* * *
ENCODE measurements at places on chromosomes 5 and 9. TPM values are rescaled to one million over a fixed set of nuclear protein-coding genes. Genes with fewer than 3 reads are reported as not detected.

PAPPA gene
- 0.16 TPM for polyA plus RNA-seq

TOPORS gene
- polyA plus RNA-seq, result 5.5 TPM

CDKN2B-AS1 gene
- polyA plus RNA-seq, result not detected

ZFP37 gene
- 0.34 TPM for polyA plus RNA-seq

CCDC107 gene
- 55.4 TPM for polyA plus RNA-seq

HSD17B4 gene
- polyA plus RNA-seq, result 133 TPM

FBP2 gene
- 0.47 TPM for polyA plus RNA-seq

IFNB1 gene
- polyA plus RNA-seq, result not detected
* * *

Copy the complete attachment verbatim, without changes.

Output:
ENCODE measurements at places on chromosomes 5 and 9. TPM values are rescaled to one million over a fixed set of nuclear protein-coding genes. Genes with fewer than 3 reads are reported as not detected.

PAPPA gene
- 0.16 TPM for polyA plus RNA-seq

TOPORS gene
- polyA plus RNA-seq, result 5.5 TPM

CDKN2B-AS1 gene
- polyA plus RNA-seq, result not detected

ZFP37 gene
- 0.34 TPM for polyA plus RNA-seq

CCDC107 gene
- 55.4 TPM for polyA plus RNA-seq

HSD17B4 gene
- polyA plus RNA-seq, result 133 TPM

FBP2 gene
- 0.47 TPM for polyA plus RNA-seq

IFNB1 gene
- polyA plus RNA-seq, result not detected